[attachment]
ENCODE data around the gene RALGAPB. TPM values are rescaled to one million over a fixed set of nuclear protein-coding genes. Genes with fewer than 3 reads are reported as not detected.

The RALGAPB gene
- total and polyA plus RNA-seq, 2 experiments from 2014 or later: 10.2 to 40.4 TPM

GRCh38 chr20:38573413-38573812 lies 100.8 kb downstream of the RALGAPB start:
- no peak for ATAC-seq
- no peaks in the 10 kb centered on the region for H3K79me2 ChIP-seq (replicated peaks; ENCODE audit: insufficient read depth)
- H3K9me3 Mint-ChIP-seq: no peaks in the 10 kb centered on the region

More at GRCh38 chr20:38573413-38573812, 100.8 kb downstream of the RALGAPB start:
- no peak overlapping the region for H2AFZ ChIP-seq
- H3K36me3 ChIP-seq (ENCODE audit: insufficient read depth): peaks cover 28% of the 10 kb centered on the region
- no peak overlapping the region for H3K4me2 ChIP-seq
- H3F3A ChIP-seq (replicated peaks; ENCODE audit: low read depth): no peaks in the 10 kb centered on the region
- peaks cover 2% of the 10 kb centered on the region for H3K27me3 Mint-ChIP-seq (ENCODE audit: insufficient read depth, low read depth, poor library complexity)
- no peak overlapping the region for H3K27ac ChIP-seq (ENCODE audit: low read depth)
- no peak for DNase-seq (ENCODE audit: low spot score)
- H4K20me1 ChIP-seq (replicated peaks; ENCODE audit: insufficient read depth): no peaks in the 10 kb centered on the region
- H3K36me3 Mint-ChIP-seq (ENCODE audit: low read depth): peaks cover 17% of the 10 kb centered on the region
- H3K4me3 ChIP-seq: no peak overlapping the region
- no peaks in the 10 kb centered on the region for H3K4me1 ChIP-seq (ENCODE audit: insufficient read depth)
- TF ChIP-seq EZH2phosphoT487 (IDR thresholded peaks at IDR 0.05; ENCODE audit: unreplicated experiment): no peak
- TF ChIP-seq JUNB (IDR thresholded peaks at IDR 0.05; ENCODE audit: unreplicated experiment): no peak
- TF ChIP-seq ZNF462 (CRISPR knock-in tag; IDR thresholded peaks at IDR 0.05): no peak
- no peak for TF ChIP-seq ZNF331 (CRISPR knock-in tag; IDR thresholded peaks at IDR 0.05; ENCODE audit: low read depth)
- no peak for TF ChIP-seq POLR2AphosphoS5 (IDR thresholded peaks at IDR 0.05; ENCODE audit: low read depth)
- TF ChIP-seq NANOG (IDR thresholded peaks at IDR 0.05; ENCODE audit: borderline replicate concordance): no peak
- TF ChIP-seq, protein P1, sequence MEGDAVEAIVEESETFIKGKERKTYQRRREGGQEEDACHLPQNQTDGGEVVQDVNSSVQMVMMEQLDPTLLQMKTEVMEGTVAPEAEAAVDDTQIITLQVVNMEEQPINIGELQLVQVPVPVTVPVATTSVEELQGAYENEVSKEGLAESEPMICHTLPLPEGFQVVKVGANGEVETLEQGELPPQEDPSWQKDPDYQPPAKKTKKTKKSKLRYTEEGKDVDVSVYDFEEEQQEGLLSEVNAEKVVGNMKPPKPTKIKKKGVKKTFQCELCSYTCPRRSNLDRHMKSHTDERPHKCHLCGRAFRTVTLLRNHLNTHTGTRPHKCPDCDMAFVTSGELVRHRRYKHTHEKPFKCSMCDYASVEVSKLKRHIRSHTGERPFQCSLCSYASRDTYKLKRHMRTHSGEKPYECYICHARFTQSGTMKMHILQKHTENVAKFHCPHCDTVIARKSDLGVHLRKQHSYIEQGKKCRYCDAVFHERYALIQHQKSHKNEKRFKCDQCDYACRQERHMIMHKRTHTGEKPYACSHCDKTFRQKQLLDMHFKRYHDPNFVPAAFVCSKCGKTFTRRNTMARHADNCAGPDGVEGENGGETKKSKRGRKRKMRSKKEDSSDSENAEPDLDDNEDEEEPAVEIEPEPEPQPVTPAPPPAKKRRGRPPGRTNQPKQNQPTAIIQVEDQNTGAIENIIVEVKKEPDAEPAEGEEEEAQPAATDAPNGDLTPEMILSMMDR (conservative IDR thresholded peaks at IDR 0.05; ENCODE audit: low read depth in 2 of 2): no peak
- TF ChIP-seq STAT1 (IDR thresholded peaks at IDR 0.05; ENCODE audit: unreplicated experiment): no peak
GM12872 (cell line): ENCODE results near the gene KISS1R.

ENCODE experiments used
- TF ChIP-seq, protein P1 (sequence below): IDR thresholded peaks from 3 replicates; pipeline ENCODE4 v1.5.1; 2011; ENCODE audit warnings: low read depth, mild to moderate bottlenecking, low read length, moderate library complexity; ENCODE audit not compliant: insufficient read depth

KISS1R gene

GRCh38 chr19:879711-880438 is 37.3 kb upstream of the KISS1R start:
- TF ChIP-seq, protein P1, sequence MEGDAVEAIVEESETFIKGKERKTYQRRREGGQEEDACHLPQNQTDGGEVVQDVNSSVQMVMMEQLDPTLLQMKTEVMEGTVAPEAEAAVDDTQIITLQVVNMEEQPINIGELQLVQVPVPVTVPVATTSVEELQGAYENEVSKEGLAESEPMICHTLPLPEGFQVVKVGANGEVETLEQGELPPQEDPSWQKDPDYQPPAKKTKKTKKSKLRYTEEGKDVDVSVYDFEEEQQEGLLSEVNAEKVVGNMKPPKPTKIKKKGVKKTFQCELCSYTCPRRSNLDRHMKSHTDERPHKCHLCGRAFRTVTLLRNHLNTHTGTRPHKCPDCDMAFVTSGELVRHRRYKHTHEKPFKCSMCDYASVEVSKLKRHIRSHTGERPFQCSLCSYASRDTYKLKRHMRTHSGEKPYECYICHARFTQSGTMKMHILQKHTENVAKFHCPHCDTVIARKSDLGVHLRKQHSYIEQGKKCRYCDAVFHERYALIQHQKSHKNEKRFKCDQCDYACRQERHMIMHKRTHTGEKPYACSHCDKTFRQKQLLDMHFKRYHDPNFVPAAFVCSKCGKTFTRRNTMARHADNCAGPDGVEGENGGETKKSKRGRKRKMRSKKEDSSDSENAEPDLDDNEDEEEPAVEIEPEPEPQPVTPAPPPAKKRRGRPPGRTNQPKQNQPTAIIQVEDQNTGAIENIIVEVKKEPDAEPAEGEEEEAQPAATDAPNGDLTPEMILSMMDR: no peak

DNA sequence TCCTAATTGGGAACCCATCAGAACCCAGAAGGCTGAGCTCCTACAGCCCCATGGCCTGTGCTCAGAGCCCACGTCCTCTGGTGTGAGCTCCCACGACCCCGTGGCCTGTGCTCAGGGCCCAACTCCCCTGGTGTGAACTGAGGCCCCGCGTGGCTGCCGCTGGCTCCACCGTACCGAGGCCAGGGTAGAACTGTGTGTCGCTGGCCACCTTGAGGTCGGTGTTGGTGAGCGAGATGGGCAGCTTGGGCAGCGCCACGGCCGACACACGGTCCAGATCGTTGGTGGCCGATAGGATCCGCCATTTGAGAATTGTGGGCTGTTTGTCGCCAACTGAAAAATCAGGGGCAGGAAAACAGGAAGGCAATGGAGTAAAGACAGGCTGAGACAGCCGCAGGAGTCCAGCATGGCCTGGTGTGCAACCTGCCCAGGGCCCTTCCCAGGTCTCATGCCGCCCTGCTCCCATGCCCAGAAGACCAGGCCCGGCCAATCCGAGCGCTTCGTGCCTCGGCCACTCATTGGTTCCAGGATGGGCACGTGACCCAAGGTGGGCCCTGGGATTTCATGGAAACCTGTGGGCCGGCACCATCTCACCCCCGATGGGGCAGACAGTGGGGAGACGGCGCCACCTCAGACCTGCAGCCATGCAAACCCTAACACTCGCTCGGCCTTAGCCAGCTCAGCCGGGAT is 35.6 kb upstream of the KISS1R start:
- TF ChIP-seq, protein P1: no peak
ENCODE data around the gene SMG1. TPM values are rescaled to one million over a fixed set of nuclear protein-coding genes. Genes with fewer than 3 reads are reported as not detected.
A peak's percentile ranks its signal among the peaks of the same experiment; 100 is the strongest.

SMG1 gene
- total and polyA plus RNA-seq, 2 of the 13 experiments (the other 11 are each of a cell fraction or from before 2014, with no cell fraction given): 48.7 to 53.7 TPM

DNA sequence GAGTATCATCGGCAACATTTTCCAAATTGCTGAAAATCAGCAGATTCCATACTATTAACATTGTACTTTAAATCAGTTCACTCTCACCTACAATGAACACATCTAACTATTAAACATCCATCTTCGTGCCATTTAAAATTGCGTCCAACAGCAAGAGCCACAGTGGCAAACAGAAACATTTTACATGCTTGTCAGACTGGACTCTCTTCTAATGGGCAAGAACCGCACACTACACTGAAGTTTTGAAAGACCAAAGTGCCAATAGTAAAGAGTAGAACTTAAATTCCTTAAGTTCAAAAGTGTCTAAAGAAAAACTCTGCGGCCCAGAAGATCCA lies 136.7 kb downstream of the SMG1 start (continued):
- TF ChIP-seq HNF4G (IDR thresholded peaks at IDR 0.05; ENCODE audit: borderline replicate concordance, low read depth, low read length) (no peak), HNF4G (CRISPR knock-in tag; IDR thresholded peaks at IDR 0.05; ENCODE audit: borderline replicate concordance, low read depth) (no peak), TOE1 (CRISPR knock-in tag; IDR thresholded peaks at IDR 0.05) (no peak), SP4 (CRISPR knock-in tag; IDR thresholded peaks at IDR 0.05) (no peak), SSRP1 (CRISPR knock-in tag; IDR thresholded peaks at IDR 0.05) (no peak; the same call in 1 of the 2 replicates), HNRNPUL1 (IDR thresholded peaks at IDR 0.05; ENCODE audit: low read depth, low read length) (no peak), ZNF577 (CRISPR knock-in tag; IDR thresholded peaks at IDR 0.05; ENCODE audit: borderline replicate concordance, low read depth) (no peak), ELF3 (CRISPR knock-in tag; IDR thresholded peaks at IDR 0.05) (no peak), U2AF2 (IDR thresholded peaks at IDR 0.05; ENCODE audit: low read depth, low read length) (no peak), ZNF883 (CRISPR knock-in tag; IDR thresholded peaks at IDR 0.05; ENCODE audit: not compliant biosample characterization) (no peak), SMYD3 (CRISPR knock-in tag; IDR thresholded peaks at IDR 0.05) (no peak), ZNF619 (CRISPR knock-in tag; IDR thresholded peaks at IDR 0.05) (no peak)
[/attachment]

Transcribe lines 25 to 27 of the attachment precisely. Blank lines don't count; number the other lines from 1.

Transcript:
- TF ChIP-seq NANOG (IDR thresholded peaks at IDR 0.05; ENCODE audit: borderline replicate concordance): no peak
- TF ChIP-seq, protein P1, sequence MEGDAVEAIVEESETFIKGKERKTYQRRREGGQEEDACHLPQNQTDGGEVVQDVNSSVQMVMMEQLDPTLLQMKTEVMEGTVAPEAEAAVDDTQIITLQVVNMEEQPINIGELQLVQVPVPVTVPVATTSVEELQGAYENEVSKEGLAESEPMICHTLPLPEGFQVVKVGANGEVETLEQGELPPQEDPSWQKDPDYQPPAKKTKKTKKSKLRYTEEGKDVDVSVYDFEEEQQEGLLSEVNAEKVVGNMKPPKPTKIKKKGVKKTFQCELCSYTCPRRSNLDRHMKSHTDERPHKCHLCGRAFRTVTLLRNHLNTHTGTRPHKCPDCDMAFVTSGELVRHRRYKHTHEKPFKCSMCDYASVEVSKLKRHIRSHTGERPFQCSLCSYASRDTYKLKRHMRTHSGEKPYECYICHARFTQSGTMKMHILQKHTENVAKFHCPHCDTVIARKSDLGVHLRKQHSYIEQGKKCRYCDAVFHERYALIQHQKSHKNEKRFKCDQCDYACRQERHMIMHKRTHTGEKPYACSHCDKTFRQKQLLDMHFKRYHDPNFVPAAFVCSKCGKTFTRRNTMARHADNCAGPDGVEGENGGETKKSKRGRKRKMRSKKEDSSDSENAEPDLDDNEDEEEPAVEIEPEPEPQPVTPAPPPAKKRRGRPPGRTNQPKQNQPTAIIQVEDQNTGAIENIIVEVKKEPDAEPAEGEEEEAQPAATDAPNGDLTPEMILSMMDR (conservative IDR thresholded peaks at IDR 0.05; ENCODE audit: low read depth in 2 of 2): no peak
- TF ChIP-seq STAT1 (IDR thresholded peaks at IDR 0.05; ENCODE audit: unreplicated experiment): no peak